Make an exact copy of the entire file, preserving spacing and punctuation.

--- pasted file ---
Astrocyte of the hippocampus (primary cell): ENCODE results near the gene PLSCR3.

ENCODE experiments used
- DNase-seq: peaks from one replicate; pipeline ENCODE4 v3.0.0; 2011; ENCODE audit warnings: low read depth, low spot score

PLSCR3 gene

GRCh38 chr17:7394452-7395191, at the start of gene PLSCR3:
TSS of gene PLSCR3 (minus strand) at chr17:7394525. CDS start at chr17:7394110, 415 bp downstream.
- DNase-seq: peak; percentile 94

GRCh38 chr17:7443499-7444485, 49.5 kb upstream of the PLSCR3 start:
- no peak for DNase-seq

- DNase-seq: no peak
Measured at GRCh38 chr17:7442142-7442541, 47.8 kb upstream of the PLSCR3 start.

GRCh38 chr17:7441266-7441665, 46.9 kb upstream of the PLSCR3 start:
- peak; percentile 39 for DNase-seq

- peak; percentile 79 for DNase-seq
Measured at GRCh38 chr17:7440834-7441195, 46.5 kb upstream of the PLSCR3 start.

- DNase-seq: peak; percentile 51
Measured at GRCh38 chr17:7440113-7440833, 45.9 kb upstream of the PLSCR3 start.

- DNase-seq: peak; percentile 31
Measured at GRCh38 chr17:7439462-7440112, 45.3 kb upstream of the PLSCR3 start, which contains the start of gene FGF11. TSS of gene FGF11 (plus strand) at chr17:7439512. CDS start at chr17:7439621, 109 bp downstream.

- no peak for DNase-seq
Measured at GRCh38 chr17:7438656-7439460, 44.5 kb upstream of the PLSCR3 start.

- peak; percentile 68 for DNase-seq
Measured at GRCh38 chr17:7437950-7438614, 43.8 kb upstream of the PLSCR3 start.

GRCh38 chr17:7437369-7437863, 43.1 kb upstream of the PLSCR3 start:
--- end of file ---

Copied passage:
Astrocyte of the hippocampus (primary cell): ENCODE results near the gene PLSCR3.

ENCODE experiments used
- DNase-seq: peaks from one replicate; pipeline ENCODE4 v3.0.0; 2011; ENCODE audit warnings: low read depth, low spot score

PLSCR3 gene

GRCh38 chr17:7394452-7395191, at the start of gene PLSCR3:
TSS of gene PLSCR3 (minus strand) at chr17:7394525. CDS start at chr17:7394110, 415 bp downstream.
- DNase-seq: peak; percentile 94

GRCh38 chr17:7443499-7444485, 49.5 kb upstream of the PLSCR3 start:
- no peak for DNase-seq

- DNase-seq: no peak
Measured at GRCh38 chr17:7442142-7442541, 47.8 kb upstream of the PLSCR3 start.

GRCh38 chr17:7441266-7441665, 46.9 kb upstream of the PLSCR3 start:
- peak; percentile 39 for DNase-seq

- peak; percentile 79 for DNase-seq
Measured at GRCh38 chr17:7440834-7441195, 46.5 kb upstream of the PLSCR3 start.

- DNase-seq: peak; percentile 51
Measured at GRCh38 chr17:7440113-7440833, 45.9 kb upstream of the PLSCR3 start.

- DNase-seq: peak; percentile 31
Measured at GRCh38 chr17:7439462-7440112, 45.3 kb upstream of the PLSCR3 start, which contains the start of gene FGF11. TSS of gene FGF11 (plus strand) at chr17:7439512. CDS start at chr17:7439621, 109 bp downstream.

- no peak for DNase-seq
Measured at GRCh38 chr17:7438656-7439460, 44.5 kb upstream of the PLSCR3 start.

- peak; percentile 68 for DNase-seq
Measured at GRCh38 chr17:7437950-7438614, 43.8 kb upstream of the PLSCR3 start.

GRCh38 chr17:7437369-7437863, 43.1 kb upstream of the PLSCR3 start: